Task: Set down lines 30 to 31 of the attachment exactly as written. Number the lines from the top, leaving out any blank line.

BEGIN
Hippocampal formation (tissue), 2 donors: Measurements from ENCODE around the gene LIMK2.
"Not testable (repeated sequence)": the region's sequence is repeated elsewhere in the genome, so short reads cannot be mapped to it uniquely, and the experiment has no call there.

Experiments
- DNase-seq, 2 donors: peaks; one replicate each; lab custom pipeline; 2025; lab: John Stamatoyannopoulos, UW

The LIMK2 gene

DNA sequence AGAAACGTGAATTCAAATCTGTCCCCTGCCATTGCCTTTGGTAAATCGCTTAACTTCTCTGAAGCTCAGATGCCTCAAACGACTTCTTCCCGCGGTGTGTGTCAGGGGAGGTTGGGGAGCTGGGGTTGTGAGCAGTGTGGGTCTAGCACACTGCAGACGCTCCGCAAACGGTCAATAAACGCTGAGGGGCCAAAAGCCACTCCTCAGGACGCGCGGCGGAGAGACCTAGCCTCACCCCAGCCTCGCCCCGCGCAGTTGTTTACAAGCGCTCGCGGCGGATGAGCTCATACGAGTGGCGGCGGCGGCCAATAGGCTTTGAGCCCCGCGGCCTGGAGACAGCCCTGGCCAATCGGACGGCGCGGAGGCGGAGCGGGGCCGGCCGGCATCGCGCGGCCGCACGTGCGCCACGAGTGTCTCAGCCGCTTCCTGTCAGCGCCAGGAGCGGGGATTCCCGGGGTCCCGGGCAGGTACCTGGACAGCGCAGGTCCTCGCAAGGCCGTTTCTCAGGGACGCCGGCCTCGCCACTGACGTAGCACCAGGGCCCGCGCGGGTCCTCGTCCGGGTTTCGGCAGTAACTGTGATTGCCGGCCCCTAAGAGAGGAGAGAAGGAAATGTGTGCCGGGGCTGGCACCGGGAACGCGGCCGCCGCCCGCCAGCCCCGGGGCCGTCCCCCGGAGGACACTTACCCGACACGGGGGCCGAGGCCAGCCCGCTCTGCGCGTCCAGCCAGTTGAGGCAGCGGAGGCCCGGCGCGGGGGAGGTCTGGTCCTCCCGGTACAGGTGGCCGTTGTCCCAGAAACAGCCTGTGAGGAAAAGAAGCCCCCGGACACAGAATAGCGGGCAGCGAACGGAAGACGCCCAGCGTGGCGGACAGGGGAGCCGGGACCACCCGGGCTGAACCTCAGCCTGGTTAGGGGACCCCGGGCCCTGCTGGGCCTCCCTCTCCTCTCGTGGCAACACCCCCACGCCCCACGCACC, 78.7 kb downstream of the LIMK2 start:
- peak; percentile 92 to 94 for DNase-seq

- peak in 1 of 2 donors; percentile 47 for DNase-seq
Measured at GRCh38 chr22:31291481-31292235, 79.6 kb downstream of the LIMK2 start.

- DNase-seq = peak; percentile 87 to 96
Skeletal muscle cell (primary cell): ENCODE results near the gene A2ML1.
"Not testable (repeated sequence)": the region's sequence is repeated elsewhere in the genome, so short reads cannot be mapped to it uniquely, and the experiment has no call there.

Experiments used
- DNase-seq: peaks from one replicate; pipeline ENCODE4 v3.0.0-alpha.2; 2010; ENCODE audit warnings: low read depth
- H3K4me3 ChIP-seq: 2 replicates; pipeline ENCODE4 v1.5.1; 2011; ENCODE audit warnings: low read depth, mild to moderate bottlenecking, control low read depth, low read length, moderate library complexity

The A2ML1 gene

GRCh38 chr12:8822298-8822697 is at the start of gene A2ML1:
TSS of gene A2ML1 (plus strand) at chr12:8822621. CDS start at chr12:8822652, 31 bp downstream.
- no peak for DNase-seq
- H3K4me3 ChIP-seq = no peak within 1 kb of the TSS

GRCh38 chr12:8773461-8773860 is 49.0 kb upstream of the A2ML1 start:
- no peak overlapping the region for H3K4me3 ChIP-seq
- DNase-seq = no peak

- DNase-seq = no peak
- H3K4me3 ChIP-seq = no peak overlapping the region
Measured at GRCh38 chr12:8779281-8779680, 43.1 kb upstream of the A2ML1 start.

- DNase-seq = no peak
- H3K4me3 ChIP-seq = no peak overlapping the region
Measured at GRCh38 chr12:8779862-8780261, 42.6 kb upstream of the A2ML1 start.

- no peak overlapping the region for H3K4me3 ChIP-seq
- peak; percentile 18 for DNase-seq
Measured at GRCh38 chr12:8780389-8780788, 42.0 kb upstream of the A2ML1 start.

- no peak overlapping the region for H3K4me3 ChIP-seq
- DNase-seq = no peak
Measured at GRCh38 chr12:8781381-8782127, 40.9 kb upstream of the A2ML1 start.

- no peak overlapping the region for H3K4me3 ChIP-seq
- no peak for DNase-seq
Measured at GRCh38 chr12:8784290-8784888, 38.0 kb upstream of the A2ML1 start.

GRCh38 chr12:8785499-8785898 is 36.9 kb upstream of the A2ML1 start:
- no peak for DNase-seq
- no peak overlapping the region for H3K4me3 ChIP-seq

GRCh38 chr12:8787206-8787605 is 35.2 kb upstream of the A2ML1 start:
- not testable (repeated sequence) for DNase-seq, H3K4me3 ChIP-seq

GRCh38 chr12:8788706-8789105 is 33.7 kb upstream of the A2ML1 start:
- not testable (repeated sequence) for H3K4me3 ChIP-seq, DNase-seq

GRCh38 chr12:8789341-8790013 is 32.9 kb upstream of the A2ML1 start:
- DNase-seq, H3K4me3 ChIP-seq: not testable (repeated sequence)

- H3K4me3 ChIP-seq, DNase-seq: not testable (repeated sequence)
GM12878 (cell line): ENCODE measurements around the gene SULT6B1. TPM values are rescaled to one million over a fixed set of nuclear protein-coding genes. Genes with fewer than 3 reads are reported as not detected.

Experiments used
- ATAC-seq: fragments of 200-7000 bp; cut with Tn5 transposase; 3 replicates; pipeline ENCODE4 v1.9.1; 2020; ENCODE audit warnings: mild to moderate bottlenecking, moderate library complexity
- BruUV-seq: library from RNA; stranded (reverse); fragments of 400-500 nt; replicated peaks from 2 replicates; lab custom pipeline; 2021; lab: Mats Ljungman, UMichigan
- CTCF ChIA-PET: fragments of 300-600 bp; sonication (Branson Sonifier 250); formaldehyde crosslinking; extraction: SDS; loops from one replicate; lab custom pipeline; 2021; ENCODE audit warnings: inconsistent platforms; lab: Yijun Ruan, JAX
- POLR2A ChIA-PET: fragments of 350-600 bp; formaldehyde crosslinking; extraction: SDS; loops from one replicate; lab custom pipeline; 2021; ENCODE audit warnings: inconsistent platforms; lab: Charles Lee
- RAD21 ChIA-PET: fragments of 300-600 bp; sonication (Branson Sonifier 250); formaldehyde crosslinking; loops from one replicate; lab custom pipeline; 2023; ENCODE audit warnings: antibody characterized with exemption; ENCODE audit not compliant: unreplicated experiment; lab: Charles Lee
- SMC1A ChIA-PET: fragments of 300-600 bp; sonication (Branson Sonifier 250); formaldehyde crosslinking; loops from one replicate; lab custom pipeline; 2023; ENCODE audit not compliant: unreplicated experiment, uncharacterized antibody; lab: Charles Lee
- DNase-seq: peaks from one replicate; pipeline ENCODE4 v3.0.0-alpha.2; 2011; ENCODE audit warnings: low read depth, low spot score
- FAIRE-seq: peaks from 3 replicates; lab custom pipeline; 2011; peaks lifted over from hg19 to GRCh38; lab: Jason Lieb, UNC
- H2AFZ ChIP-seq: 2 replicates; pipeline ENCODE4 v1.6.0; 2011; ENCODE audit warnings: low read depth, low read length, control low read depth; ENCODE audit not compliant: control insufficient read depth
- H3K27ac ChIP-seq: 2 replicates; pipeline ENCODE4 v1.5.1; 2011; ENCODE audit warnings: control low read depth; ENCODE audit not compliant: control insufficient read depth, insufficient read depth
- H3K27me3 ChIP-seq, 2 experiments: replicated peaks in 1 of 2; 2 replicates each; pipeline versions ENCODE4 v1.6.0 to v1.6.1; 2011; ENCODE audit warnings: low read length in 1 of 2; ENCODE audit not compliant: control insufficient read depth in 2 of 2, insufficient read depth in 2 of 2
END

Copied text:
- no peak overlapping the region for H3K4me3 ChIP-seq
- peak; percentile 18 for DNase-seq